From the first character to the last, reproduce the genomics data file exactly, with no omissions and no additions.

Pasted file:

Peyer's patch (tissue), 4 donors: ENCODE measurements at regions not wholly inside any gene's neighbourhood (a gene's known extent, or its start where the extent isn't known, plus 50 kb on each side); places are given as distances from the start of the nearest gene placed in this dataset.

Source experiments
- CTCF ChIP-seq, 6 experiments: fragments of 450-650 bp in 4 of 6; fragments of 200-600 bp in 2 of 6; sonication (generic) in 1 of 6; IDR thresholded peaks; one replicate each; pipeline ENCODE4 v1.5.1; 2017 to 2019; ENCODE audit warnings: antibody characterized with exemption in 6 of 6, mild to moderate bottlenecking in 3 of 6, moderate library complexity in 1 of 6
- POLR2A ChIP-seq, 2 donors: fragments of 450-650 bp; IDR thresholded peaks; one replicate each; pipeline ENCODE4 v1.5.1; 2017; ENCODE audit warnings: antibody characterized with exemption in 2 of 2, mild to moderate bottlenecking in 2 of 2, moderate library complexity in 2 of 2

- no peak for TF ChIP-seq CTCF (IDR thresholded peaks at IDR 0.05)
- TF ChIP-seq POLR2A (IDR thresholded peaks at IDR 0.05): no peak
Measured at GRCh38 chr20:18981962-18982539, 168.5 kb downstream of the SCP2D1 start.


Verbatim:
Peyer's patch (tissue), 4 donors: ENCODE measurements at regions not wholly inside any gene's neighbourhood (a gene's known extent, or its start where the extent isn't known, plus 50 kb on each side); places are given as distances from the start of the nearest gene placed in this dataset.

Source experiments
- CTCF ChIP-seq, 6 experiments: fragments of 450-650 bp in 4 of 6; fragments of 200-600 bp in 2 of 6; sonication (generic) in 1 of 6; IDR thresholded peaks; one replicate each; pipeline ENCODE4 v1.5.1; 2017 to 2019; ENCODE audit warnings: antibody characterized with exemption in 6 of 6, mild to moderate bottlenecking in 3 of 6, moderate library complexity in 1 of 6
- POLR2A ChIP-seq, 2 donors: fragments of 450-650 bp; IDR thresholded peaks; one replicate each; pipeline ENCODE4 v1.5.1; 2017; ENCODE audit warnings: antibody characterized with exemption in 2 of 2, mild to moderate bottlenecking in 2 of 2, moderate library complexity in 2 of 2

- no peak for TF ChIP-seq CTCF (IDR thresholded peaks at IDR 0.05)
- TF ChIP-seq POLR2A (IDR thresholded peaks at IDR 0.05): no peak
Measured at GRCh38 chr20:18981962-18982539, 168.5 kb downstream of the SCP2D1 start.